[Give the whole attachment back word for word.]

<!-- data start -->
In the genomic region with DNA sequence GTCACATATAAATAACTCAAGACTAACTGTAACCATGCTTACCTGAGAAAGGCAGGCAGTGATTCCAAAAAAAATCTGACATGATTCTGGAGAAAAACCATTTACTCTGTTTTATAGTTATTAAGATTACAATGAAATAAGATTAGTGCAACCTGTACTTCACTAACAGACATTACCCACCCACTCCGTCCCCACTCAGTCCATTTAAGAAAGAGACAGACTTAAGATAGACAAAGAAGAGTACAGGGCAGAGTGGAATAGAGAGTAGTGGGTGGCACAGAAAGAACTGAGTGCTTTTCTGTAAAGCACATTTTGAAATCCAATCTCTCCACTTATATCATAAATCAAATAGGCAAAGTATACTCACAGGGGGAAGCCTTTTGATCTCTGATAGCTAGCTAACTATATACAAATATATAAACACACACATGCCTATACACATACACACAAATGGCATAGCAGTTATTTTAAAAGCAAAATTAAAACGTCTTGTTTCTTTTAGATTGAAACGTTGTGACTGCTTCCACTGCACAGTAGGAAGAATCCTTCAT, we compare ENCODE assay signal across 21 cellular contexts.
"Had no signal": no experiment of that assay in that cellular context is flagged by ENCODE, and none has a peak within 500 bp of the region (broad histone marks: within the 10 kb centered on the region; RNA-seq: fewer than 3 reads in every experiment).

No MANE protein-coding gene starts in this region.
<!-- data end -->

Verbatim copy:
In the genomic region with DNA sequence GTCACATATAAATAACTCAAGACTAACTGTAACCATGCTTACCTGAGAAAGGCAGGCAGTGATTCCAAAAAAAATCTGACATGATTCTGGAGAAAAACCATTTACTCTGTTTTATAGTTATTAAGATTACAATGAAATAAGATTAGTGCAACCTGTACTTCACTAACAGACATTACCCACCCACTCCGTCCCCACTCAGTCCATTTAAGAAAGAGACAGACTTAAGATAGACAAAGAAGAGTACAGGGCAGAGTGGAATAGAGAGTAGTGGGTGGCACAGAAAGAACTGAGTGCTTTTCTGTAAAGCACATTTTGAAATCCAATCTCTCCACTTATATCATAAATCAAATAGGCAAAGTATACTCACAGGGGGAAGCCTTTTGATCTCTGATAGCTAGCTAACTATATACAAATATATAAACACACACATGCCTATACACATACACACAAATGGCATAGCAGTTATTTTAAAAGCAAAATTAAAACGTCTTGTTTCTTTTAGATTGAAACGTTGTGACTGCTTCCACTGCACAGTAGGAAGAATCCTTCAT, we compare ENCODE assay signal across 21 cellular contexts.
"Had no signal": no experiment of that assay in that cellular context is flagged by ENCODE, and none has a peak within 500 bp of the region (broad histone marks: within the 10 kb centered on the region; RNA-seq: fewer than 3 reads in every experiment).

No MANE protein-coding gene starts in this region.